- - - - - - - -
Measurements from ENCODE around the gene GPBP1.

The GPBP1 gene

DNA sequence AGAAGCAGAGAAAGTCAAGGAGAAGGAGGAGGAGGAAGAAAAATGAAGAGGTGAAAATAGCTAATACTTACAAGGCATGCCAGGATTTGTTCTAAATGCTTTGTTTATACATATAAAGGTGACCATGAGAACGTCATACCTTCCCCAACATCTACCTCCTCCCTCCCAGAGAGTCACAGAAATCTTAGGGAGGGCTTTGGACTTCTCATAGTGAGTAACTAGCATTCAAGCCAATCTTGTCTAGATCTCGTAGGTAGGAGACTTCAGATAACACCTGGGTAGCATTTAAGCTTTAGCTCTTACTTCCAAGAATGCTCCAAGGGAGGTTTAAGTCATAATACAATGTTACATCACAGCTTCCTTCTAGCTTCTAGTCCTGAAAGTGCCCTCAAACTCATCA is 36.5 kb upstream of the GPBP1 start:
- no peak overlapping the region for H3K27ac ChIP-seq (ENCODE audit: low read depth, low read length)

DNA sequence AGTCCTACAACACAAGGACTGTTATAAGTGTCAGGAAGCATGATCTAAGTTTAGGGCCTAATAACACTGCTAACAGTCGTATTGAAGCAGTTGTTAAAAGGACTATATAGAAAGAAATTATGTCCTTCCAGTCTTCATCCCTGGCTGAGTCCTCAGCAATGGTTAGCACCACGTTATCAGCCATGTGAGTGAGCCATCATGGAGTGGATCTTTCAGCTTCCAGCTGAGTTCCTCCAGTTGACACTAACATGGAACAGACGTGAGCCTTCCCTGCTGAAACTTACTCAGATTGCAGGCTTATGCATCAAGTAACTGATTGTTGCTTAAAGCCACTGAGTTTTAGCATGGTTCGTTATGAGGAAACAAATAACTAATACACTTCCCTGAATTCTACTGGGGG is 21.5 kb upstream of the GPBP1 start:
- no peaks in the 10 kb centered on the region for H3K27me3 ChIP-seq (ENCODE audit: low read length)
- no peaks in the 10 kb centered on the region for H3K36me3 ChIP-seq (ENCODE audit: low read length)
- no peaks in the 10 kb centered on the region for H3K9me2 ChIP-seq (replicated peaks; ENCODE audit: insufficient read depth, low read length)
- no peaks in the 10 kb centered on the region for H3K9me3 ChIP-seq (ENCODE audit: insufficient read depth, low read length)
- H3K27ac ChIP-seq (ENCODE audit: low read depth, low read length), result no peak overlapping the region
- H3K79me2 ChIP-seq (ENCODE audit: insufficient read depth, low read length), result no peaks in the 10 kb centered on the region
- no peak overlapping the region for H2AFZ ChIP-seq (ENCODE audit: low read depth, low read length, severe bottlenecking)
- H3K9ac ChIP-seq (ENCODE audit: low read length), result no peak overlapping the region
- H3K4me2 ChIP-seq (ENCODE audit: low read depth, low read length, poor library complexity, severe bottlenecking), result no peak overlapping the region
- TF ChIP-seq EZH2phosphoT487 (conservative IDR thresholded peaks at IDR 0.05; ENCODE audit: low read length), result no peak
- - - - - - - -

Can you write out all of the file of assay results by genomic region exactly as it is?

Measurements from ENCODE around the gene GPBP1.

The GPBP1 gene

DNA sequence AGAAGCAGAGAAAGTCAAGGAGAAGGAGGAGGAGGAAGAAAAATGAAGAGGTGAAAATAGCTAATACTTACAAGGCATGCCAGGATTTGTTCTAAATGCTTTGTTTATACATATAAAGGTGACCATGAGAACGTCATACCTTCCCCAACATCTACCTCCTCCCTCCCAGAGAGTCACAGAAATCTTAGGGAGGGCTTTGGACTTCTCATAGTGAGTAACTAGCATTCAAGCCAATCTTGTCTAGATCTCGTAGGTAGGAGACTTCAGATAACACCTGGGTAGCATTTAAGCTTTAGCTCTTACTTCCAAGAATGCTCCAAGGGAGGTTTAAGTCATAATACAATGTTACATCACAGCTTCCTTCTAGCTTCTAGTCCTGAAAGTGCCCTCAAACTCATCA is 36.5 kb upstream of the GPBP1 start:
- no peak overlapping the region for H3K27ac ChIP-seq (ENCODE audit: low read depth, low read length)

DNA sequence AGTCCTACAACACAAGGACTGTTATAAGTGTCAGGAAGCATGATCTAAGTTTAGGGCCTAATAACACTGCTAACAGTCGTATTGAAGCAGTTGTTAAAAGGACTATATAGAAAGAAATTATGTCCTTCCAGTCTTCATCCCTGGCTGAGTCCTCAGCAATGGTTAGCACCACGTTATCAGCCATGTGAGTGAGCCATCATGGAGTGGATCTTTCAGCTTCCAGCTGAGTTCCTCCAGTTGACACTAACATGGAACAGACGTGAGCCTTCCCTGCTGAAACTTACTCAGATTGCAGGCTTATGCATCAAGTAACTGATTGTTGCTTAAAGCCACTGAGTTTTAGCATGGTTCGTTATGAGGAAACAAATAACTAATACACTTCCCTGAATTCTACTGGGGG is 21.5 kb upstream of the GPBP1 start:
- no peaks in the 10 kb centered on the region for H3K27me3 ChIP-seq (ENCODE audit: low read length)
- no peaks in the 10 kb centered on the region for H3K36me3 ChIP-seq (ENCODE audit: low read length)
- no peaks in the 10 kb centered on the region for H3K9me2 ChIP-seq (replicated peaks; ENCODE audit: insufficient read depth, low read length)
- no peaks in the 10 kb centered on the region for H3K9me3 ChIP-seq (ENCODE audit: insufficient read depth, low read length)
- H3K27ac ChIP-seq (ENCODE audit: low read depth, low read length), result no peak overlapping the region
- H3K79me2 ChIP-seq (ENCODE audit: insufficient read depth, low read length), result no peaks in the 10 kb centered on the region
- no peak overlapping the region for H2AFZ ChIP-seq (ENCODE audit: low read depth, low read length, severe bottlenecking)
- H3K9ac ChIP-seq (ENCODE audit: low read length), result no peak overlapping the region
- H3K4me2 ChIP-seq (ENCODE audit: low read depth, low read length, poor library complexity, severe bottlenecking), result no peak overlapping the region
- TF ChIP-seq EZH2phosphoT487 (conservative IDR thresholded peaks at IDR 0.05; ENCODE audit: low read length), result no peak